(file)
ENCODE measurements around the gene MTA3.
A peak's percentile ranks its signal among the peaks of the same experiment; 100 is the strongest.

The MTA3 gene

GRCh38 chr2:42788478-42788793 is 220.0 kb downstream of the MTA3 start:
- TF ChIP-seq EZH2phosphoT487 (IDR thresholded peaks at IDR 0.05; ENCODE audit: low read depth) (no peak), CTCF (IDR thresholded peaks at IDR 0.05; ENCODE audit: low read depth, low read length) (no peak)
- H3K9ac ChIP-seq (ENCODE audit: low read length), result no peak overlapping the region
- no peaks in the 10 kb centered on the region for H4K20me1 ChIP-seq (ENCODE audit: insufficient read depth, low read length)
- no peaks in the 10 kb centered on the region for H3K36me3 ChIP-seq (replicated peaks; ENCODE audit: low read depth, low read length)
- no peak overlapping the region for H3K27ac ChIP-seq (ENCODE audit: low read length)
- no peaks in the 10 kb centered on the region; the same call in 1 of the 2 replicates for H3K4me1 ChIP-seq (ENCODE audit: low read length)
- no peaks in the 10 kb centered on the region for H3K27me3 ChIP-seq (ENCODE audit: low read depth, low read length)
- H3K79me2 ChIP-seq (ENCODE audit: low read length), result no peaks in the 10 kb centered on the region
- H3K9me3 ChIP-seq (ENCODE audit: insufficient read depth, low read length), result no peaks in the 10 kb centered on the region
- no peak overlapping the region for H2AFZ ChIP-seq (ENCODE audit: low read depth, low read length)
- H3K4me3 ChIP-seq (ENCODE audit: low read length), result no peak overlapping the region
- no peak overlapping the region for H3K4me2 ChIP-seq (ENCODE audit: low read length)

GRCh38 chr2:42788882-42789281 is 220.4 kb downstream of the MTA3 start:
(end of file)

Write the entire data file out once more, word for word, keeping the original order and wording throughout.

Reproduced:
ENCODE measurements around the gene MTA3.
A peak's percentile ranks its signal among the peaks of the same experiment; 100 is the strongest.

The MTA3 gene

GRCh38 chr2:42788478-42788793 is 220.0 kb downstream of the MTA3 start:
- TF ChIP-seq EZH2phosphoT487 (IDR thresholded peaks at IDR 0.05; ENCODE audit: low read depth) (no peak), CTCF (IDR thresholded peaks at IDR 0.05; ENCODE audit: low read depth, low read length) (no peak)
- H3K9ac ChIP-seq (ENCODE audit: low read length), result no peak overlapping the region
- no peaks in the 10 kb centered on the region for H4K20me1 ChIP-seq (ENCODE audit: insufficient read depth, low read length)
- no peaks in the 10 kb centered on the region for H3K36me3 ChIP-seq (replicated peaks; ENCODE audit: low read depth, low read length)
- no peak overlapping the region for H3K27ac ChIP-seq (ENCODE audit: low read length)
- no peaks in the 10 kb centered on the region; the same call in 1 of the 2 replicates for H3K4me1 ChIP-seq (ENCODE audit: low read length)
- no peaks in the 10 kb centered on the region for H3K27me3 ChIP-seq (ENCODE audit: low read depth, low read length)
- H3K79me2 ChIP-seq (ENCODE audit: low read length), result no peaks in the 10 kb centered on the region
- H3K9me3 ChIP-seq (ENCODE audit: insufficient read depth, low read length), result no peaks in the 10 kb centered on the region
- no peak overlapping the region for H2AFZ ChIP-seq (ENCODE audit: low read depth, low read length)
- H3K4me3 ChIP-seq (ENCODE audit: low read length), result no peak overlapping the region
- no peak overlapping the region for H3K4me2 ChIP-seq (ENCODE audit: low read length)

GRCh38 chr2:42788882-42789281 is 220.4 kb downstream of the MTA3 start: